We've already heard that another financial firm, Cerberus Capital Management was interested in the company. But a Wall Street analyst, Pierre Ferragu at Bernstein Research, predicts that BlackBerry will burn through most of its cash by February 2015, making an acquisition by a financial firm more difficult. The deal with Fairfax has generated plenty of skepticism because of a lack of financing. If BlackBerry pulls out, it will owe Fairfax a $150 million break-up fee.
On Saturday morning, a new group of potential bidders was mentioned in a published report. All of the names are non-financial tech companies which means that they are less interested in cash in the bank and more interested in patents, the companies enterprise business including BES, and to a lesser degree, the current BlackBerry 10 lineup. With nearly $1 billion of BlackBerry Z10 units written off by the Canadian based manufacturer, there could be some other assets with a declining value. The value of BlackBerry's patent portfolio and licenses will probably be cut in half over the next 18 months, BlackBerry itself says in an official filing.
Before we list some of the new names supposedly interested in BlackBerry, let's try to put a value on the company. According to analysts, BES could be worth $3 to $4.5 billion. The Intellectual Property portfolio is probably worth $2 to $3 billion and the company now has $3.1 billion in the bank with no debt. This adds up to as high as $10.6 billion. But we shouldn't count on the cash and the patents could be down to a value of $1.5 billion at best within a year and a half. That would bring the value of the company down to $5.5 billion, not much wriggle room from the current bid by Fairfax Financial. And problems continue to pop up. Just Friday, Canada's largest carrier Rogers, right in BlackBerry country, announced that it will not carry the upcoming high-end BlackBerry Z30 handset.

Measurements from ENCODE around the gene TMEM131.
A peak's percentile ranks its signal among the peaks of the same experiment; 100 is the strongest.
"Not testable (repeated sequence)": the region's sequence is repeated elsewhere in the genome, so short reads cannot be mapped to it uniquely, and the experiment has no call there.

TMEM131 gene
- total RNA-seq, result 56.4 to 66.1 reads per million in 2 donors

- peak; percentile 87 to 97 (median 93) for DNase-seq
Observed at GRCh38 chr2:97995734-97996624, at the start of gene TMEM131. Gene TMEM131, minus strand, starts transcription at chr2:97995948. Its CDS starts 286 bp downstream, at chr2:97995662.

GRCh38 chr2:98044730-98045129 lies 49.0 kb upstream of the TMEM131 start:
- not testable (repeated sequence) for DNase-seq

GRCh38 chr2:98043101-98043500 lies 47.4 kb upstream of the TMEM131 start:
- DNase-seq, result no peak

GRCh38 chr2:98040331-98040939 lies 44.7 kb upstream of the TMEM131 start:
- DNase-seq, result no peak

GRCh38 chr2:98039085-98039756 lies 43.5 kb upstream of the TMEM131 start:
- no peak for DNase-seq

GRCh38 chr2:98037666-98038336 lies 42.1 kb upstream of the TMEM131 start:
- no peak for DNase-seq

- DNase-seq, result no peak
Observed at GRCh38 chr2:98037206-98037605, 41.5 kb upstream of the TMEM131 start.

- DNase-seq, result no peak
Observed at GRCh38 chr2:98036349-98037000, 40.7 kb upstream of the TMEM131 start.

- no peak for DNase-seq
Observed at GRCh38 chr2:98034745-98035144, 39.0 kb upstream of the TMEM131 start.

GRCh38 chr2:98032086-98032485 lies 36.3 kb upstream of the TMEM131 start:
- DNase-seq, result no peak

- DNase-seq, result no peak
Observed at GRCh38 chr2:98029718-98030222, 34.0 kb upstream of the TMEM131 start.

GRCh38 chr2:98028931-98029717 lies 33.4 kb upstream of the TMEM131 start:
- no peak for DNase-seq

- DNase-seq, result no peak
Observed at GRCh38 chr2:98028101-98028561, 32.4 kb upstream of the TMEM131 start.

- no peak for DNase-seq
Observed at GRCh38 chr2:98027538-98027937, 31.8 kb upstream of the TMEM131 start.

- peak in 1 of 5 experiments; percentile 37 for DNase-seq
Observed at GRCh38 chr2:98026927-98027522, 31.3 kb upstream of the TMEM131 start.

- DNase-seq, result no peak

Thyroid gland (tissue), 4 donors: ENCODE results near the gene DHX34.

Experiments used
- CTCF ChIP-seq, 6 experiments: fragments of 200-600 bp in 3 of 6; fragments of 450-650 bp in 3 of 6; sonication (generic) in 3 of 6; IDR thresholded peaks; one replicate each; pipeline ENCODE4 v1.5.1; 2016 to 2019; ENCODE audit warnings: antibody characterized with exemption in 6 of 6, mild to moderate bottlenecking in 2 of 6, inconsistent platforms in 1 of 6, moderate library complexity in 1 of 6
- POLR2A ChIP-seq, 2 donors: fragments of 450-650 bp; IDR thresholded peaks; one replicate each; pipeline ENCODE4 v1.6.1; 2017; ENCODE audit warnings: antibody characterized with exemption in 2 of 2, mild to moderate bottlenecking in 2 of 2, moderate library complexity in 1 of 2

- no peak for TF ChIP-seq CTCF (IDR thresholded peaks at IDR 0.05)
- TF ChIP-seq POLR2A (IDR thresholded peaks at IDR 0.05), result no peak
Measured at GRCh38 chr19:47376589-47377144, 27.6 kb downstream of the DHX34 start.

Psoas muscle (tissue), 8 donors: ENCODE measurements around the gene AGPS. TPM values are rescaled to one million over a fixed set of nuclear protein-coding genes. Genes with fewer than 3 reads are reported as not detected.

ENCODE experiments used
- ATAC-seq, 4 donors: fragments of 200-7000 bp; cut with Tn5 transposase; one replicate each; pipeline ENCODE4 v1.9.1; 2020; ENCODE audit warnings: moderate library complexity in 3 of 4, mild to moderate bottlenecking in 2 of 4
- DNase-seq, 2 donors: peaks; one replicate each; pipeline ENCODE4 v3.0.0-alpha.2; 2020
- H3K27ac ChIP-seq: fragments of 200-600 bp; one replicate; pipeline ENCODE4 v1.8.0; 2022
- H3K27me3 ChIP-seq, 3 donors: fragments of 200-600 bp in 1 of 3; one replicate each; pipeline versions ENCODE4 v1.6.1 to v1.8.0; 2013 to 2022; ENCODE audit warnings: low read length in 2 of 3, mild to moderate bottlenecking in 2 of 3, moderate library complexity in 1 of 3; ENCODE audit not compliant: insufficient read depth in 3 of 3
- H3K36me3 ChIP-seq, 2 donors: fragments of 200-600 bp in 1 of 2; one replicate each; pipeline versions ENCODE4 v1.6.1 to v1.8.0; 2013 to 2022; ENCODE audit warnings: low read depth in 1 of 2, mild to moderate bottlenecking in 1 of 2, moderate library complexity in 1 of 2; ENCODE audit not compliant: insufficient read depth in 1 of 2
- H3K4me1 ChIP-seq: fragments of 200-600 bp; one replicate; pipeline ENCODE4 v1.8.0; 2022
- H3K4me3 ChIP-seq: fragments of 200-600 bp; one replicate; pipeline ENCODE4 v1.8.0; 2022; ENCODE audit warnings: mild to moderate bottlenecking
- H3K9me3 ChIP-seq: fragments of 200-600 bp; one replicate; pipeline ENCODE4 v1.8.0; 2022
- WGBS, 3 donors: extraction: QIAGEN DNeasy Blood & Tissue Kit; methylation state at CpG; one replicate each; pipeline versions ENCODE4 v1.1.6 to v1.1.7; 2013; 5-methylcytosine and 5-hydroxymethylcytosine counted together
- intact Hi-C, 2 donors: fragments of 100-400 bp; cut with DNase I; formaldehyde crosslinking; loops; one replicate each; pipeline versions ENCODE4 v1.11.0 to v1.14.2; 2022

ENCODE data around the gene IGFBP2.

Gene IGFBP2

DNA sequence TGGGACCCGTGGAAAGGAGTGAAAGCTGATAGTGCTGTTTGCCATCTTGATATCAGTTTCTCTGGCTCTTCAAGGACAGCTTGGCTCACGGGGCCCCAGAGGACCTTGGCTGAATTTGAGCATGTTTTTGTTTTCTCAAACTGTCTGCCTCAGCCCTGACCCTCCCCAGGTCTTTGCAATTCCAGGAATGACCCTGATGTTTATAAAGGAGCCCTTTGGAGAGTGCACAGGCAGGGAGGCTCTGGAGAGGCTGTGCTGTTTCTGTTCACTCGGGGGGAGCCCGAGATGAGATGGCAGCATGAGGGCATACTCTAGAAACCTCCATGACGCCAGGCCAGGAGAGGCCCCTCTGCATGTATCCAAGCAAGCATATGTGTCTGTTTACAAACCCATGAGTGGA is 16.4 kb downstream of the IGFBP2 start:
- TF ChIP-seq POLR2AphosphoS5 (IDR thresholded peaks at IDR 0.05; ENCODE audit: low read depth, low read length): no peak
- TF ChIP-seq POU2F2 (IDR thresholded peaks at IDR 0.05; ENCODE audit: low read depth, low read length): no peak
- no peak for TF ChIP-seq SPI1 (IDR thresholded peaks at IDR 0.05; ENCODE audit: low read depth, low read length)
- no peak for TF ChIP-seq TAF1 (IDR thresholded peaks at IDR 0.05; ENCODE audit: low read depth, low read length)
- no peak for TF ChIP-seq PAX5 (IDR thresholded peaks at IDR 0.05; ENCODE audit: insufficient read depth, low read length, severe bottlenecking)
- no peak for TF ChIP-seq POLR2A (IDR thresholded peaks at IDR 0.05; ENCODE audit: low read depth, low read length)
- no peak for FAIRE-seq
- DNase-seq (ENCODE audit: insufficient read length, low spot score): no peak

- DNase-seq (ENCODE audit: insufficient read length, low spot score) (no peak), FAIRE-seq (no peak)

The tech names said to be looking at BlackBerry include Google (which probably covets BES), Intel, Cisco, SAP, and the Korean giants LG and Samsung. All but Samsung refused to comment. Samsung could not respond immediately.
BlackBerry has a special five member committee of board members looking after the sale of the company. The committee consists of Timothy Dattels, Chairman Barbara Stymiest, Chief Executive Thorsten Heins, Richard Lynch and Bert Nordberg. In a situation like this, BlackBerry and its board have separate advisers because you never know when there might be a conflict. Advising BlackBerry are a pair of Wall Street takeover veterans, JP Morgan Chase & Co and RBC Capital Markets. The board is being advised by a trio of well worn Wall Street players. Perella Weinberg Partners is supposedly handling strategy for BlackBerry's board while legal advice is coming from high paid law firms Skadden, Arps, Slate, Meagher & Flom LLP and Torys LLP.